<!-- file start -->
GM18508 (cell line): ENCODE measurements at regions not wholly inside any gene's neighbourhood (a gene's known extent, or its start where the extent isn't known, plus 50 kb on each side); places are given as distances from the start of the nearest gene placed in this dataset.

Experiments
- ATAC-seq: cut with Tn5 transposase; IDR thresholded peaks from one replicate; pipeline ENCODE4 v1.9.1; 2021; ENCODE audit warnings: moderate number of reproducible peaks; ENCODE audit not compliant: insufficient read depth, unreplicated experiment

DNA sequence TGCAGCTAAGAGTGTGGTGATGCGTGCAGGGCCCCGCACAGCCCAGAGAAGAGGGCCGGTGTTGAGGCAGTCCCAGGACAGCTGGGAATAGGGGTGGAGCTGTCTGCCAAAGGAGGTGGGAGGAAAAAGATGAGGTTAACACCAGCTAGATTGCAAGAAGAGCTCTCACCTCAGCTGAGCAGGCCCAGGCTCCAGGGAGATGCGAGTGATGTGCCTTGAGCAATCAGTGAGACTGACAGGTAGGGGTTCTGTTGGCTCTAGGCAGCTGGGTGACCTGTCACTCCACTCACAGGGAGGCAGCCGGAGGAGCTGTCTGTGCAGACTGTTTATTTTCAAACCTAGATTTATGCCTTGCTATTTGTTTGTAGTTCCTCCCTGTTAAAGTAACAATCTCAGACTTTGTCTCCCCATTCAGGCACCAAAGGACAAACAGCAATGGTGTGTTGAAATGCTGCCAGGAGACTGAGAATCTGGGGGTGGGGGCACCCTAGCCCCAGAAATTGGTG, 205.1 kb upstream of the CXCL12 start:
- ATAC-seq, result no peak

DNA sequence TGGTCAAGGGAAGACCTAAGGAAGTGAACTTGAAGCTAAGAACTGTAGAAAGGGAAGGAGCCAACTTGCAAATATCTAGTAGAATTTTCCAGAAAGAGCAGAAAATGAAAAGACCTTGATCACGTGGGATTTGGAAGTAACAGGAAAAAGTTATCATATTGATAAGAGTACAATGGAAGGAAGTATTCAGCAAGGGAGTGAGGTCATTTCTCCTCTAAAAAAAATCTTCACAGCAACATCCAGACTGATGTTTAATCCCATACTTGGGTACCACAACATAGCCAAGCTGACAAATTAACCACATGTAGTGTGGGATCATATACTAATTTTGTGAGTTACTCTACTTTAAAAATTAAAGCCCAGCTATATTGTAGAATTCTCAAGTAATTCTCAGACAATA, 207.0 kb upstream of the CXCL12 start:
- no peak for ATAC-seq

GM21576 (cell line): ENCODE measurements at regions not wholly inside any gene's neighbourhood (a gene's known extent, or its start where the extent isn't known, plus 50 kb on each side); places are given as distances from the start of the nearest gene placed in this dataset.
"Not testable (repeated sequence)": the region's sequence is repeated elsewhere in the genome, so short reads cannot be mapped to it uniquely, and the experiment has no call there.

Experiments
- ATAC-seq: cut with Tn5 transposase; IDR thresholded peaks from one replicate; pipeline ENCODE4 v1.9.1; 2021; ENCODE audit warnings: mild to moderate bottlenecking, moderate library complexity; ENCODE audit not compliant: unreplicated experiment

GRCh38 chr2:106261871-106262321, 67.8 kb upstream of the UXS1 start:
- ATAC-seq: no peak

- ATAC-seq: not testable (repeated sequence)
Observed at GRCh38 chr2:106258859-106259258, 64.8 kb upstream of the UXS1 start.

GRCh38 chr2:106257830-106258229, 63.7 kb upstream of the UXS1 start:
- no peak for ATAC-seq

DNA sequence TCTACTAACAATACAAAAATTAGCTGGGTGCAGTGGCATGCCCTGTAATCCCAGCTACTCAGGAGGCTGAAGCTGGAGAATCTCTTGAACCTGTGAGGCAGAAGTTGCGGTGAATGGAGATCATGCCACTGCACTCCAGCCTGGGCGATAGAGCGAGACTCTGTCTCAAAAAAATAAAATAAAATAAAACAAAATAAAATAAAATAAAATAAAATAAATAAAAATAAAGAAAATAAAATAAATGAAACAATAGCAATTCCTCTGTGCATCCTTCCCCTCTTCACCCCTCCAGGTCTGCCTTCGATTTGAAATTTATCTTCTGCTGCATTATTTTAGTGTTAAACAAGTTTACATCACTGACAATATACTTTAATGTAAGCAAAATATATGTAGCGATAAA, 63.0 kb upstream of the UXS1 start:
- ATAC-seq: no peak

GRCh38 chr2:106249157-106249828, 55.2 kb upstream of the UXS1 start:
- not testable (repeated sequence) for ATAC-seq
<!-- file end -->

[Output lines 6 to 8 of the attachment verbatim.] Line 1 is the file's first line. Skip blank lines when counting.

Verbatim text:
DNA sequence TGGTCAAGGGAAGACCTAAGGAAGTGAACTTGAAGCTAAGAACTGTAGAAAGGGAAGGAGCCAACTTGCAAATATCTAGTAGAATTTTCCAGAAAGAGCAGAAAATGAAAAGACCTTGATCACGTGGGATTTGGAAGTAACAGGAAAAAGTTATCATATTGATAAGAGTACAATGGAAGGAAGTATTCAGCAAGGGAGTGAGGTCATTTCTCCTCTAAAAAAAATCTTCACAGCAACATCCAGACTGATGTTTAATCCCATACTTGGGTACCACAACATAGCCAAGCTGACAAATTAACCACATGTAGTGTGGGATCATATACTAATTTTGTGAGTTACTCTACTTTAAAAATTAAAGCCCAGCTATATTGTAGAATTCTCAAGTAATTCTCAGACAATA, 207.0 kb upstream of the CXCL12 start:
- no peak for ATAC-seq

GM21576 (cell line): ENCODE measurements at regions not wholly inside any gene's neighbourhood (a gene's known extent, or its start where the extent isn't known, plus 50 kb on each side); places are given as distances from the start of the nearest gene placed in this dataset.